“Every time we have a success we merely change or move the goal post of what success looks like and our brain never reaches the happiness we were looking for.” – Shawn Achor
I think fundraisers see the problem with the quote above in how it relates to our world. Fundraising by its nature places much of its praise on successful outcomes and almost never on the process, yet so much work goes into writing grants, major gift solicitations, and special events. Mr. Achor is saying that organizations can have greater success and reach operational goals if they simply validate and praise their employees throughout the process and maintain a positive outlook themselves.
The “happiness movement” is nothing new, over the last few of years many successful corporations have been giving out their secrets for maintaining a happy work environment. Companies like Google, Apple, Patagonia and most recently Zappos have all shared how they prioritize their employees happiness and how this has made for successful customer service experiences and reaching revenue goals. The next logical step for nonprofit organizations and higher education is to adopt this philosophy to retain and develop successful and happy fundraising professionals.
Sounds like a good idea to me, what do you think?
Book Recommendations: CEO & Founder of Good Think Inc. Shawn Achor’s book The Happiness Advantage and Zappos CEO Tony Hsieh’s book Delivering Happiness, A Path to Profits, Passion, and Purpose
There are several things to take into consideration when planning for a capital campaign. Constructing a new facility is a difficult task for any organization, it goes without saying that major donors and Board members should be in full support. However, it is outside the organization where the success of a capital campaign will be determined. Planning for success requires interviewing key community stakeholders, I recommend a targeted group between of 40-60 people, depending on size and scope of the project. This interview process will provide the information needed to decide whether or not an organization is ready. Being financially strong does not always insure a successful campaign, other factors come into play when physically growing an organization.
All capital campaigns requires an organization to leverage its strengths and overcome some challenges. The most common obstacles for a capital campaign include; donor education and giving potential, organizational leadership, internal readiness, economic climate and timing, and community support. A feasibility planning study will detail any challenges and positives of an organization through the remarks of the targeted interviews. If there is a “no go” determination of a capital project, the planning study should make recommendations to the organization on how to improve their “case for support” and identify the areas where improvement is needed.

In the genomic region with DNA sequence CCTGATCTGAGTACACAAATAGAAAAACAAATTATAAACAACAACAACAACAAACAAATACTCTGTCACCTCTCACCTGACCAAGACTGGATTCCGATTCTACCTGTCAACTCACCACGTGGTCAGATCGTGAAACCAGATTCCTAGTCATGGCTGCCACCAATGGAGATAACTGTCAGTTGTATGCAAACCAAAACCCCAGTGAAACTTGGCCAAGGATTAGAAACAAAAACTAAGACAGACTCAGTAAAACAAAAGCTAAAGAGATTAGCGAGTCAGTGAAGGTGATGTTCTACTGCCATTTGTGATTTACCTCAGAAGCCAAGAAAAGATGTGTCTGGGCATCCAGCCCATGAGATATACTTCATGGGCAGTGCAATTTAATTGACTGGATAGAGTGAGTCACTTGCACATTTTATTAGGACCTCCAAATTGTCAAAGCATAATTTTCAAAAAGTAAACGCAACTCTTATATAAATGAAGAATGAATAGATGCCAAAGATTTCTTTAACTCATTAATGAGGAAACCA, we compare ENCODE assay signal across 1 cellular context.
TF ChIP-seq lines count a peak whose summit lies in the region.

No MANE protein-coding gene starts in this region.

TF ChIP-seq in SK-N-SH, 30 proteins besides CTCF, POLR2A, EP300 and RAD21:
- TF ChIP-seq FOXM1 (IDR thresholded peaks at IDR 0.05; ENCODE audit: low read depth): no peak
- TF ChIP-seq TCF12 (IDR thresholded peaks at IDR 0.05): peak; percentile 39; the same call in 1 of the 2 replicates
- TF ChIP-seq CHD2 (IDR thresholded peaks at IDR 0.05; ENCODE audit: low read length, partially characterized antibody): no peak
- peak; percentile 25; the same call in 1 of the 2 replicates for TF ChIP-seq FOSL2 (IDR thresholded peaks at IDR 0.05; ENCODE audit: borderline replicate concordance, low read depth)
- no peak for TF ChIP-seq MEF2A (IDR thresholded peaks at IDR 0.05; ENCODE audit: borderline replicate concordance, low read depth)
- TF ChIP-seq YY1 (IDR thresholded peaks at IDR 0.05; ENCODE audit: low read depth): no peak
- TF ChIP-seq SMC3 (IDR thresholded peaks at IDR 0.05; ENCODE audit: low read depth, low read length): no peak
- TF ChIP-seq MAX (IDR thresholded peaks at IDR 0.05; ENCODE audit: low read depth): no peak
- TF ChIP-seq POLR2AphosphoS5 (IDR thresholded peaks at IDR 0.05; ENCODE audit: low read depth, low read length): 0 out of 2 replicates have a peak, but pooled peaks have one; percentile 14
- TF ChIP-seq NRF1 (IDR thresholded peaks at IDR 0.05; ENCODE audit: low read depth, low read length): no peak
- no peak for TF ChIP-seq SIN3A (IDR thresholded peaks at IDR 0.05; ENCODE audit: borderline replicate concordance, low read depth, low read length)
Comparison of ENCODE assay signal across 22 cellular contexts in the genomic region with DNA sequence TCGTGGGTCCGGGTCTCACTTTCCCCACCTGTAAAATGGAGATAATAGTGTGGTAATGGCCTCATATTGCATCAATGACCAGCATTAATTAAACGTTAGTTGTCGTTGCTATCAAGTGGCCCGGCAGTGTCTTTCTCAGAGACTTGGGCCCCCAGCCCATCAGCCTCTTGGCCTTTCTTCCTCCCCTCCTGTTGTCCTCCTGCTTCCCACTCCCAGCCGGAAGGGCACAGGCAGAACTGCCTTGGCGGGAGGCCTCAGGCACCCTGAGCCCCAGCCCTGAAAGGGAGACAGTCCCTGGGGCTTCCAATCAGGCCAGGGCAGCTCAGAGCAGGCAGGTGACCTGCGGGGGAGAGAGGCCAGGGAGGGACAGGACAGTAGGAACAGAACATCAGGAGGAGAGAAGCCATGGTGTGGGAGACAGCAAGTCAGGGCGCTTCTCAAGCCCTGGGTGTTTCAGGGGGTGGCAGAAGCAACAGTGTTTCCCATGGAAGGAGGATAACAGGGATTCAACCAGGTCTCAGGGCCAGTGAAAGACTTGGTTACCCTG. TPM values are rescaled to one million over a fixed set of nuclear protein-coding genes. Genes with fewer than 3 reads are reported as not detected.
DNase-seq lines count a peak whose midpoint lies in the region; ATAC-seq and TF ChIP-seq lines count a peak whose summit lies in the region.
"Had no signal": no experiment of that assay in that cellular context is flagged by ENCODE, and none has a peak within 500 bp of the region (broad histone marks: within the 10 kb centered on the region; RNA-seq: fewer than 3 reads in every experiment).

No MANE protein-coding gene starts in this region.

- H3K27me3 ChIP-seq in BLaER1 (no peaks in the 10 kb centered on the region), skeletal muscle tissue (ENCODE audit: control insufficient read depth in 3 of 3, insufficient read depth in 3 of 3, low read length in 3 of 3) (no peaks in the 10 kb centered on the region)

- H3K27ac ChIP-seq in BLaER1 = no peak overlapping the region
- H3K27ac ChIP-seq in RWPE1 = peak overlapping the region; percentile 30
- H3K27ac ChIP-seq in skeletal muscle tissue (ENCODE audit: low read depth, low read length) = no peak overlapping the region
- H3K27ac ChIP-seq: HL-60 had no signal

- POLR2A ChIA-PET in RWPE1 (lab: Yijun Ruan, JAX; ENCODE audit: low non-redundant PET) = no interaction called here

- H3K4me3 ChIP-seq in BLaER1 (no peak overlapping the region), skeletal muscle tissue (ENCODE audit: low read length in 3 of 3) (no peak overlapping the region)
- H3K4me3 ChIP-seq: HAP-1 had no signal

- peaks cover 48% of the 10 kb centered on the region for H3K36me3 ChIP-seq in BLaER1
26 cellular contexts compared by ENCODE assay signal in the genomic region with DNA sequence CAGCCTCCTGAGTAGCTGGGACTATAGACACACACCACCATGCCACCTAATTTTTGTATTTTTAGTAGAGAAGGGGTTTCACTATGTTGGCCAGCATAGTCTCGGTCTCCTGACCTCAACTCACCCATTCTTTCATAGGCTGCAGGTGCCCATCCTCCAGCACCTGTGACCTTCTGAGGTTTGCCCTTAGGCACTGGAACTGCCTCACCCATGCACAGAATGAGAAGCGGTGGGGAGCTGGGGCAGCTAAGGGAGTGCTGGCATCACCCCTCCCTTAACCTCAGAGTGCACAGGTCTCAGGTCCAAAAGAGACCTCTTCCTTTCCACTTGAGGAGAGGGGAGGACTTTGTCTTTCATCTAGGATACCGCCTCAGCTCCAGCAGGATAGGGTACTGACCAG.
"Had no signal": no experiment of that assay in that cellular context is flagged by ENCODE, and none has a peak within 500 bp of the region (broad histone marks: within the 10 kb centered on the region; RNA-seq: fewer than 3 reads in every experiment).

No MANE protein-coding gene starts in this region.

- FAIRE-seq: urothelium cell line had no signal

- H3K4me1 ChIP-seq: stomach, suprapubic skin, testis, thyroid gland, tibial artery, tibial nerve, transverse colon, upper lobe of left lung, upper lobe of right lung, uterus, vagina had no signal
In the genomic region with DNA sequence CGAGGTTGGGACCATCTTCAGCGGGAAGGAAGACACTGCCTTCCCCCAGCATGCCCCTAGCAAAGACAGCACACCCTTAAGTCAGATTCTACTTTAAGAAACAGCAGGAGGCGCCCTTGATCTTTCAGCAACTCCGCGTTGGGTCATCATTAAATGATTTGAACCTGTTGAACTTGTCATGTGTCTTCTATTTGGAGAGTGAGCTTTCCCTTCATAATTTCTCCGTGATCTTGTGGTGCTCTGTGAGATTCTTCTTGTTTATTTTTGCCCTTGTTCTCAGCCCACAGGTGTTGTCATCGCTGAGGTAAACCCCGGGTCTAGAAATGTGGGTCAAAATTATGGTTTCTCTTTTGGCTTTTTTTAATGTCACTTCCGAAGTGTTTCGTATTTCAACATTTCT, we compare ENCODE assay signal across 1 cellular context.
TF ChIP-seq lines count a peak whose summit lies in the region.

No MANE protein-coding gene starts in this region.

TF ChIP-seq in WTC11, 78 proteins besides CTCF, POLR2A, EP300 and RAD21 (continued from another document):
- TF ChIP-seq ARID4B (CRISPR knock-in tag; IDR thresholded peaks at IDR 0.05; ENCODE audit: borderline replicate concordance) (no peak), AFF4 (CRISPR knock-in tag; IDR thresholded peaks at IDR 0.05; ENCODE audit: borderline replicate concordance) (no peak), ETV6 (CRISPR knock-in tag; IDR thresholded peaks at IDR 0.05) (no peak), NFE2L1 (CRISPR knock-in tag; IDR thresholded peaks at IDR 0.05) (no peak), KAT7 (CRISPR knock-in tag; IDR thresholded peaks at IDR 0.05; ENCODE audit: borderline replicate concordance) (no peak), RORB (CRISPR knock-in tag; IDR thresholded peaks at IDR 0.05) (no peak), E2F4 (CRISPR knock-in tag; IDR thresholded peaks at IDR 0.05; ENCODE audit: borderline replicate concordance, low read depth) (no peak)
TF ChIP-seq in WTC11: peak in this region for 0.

A well researched feasibility planning study seeks to determine the organization’s readiness to conduct the capital campaign and the communities receptiveness for such an effort. Primary goals of a feasibility planning study should include:
- To evaluate the public’s perception of the need for such a project
- To establish an achievable goal for the project based on the responses to the study, the community’s perceived need, and the economic climate of the community
- To establish a baseline of the community’s image of the organization and it’s leadership
- To gather as much information as possible concerning the communities identification of its leadership (Executive & Board leadership)
- To determine the campaign’s chances for success
- To determines the public’s awareness of the project
- To determine what corporations, businesses, and philanthropic individuals necessary to support the campaign
Two important conclusions of a feasibility study are identifying the outstanding community leaders from outside the Board of Directors to be included on the capital campaign steering committee and which leading philanthropist in the area will the organization be successful in securing a leadership gift from. No matter what target amount is determined through the study if these two pieces are missing there is little chance an organization will reach its campaign goal.
A comprehensive marketing and public relations plan should be put into place using the results of the feasibility planning study that reflect specific goals and objectives of the organization. Organizational leadership will determine the methods used to measure success at the outset and be included in the campaign action plan. Educating the public and working with community groups is essential in the beginning of any campaign to rally support for addressing “the need” of a new facility and expanded services.
When it is all said and done the kind of fundraising an organization takes on is not the most important key to success- people are. People deeply committed to the organization and who will work enthusiastically on its behalf and whole heartedly believe in its impact on their community.